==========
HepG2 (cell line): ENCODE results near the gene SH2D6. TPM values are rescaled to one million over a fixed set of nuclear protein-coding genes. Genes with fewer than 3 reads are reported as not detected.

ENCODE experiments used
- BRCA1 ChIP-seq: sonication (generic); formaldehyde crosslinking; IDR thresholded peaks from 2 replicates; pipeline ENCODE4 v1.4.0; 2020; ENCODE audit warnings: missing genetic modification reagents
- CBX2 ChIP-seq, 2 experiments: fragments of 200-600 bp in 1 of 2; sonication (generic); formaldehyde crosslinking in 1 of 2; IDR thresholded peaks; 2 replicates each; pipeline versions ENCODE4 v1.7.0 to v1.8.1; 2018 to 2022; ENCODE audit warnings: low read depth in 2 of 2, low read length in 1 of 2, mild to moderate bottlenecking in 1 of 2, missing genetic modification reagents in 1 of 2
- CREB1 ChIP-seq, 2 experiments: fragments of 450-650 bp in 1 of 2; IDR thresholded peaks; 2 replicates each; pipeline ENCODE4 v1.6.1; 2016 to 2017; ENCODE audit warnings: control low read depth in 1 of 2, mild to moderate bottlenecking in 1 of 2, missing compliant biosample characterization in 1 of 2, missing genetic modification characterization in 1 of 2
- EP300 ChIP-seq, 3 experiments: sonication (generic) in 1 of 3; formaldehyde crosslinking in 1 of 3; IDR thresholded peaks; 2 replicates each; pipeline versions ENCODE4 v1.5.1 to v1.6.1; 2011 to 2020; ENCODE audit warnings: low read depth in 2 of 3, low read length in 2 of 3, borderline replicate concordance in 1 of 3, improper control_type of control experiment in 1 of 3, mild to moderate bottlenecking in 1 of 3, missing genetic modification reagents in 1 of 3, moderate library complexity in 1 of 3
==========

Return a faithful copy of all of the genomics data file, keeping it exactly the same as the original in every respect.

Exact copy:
HepG2 (cell line): ENCODE results near the gene SH2D6. TPM values are rescaled to one million over a fixed set of nuclear protein-coding genes. Genes with fewer than 3 reads are reported as not detected.

ENCODE experiments used
- BRCA1 ChIP-seq: sonication (generic); formaldehyde crosslinking; IDR thresholded peaks from 2 replicates; pipeline ENCODE4 v1.4.0; 2020; ENCODE audit warnings: missing genetic modification reagents
- CBX2 ChIP-seq, 2 experiments: fragments of 200-600 bp in 1 of 2; sonication (generic); formaldehyde crosslinking in 1 of 2; IDR thresholded peaks; 2 replicates each; pipeline versions ENCODE4 v1.7.0 to v1.8.1; 2018 to 2022; ENCODE audit warnings: low read depth in 2 of 2, low read length in 1 of 2, mild to moderate bottlenecking in 1 of 2, missing genetic modification reagents in 1 of 2
- CREB1 ChIP-seq, 2 experiments: fragments of 450-650 bp in 1 of 2; IDR thresholded peaks; 2 replicates each; pipeline ENCODE4 v1.6.1; 2016 to 2017; ENCODE audit warnings: control low read depth in 1 of 2, mild to moderate bottlenecking in 1 of 2, missing compliant biosample characterization in 1 of 2, missing genetic modification characterization in 1 of 2
- EP300 ChIP-seq, 3 experiments: sonication (generic) in 1 of 3; formaldehyde crosslinking in 1 of 3; IDR thresholded peaks; 2 replicates each; pipeline versions ENCODE4 v1.5.1 to v1.6.1; 2011 to 2020; ENCODE audit warnings: low read depth in 2 of 3, low read length in 2 of 3, borderline replicate concordance in 1 of 3, improper control_type of control experiment in 1 of 3, mild to moderate bottlenecking in 1 of 3, missing genetic modification reagents in 1 of 3, moderate library complexity in 1 of 3